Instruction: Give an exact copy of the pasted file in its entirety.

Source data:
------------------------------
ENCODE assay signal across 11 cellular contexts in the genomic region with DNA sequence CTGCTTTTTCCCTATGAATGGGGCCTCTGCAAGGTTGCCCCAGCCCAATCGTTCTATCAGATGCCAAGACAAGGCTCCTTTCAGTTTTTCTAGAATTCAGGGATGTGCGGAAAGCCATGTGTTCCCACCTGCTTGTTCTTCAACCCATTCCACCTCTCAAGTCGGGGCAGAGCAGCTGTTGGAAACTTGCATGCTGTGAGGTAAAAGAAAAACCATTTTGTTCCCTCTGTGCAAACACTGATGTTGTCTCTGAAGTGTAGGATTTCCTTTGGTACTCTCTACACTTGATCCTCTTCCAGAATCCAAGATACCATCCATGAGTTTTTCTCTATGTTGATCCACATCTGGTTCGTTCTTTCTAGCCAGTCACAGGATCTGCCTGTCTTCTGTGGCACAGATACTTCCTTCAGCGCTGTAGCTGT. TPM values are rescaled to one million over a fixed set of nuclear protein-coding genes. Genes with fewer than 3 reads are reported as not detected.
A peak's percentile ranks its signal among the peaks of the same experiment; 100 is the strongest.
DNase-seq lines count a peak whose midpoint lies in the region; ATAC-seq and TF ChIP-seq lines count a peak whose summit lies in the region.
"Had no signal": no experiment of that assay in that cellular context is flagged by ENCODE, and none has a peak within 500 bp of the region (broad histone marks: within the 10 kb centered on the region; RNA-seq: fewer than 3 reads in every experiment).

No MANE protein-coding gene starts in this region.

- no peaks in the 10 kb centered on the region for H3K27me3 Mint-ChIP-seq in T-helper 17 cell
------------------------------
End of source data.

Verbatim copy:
ENCODE assay signal across 11 cellular contexts in the genomic region with DNA sequence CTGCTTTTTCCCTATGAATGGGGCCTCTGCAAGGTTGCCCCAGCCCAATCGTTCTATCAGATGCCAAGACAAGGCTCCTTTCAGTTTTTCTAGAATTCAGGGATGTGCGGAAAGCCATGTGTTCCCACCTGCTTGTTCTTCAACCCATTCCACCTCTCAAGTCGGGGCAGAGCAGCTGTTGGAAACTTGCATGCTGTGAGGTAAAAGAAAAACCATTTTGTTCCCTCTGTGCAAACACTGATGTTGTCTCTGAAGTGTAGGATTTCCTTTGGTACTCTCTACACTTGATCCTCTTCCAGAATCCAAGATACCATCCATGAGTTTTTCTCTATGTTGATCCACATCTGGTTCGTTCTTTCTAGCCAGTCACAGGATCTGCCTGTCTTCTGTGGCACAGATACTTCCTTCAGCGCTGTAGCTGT. TPM values are rescaled to one million over a fixed set of nuclear protein-coding genes. Genes with fewer than 3 reads are reported as not detected.
A peak's percentile ranks its signal among the peaks of the same experiment; 100 is the strongest.
DNase-seq lines count a peak whose midpoint lies in the region; ATAC-seq and TF ChIP-seq lines count a peak whose summit lies in the region.
"Had no signal": no experiment of that assay in that cellular context is flagged by ENCODE, and none has a peak within 500 bp of the region (broad histone marks: within the 10 kb centered on the region; RNA-seq: fewer than 3 reads in every experiment).

No MANE protein-coding gene starts in this region.

- no peaks in the 10 kb centered on the region for H3K27me3 Mint-ChIP-seq in T-helper 17 cell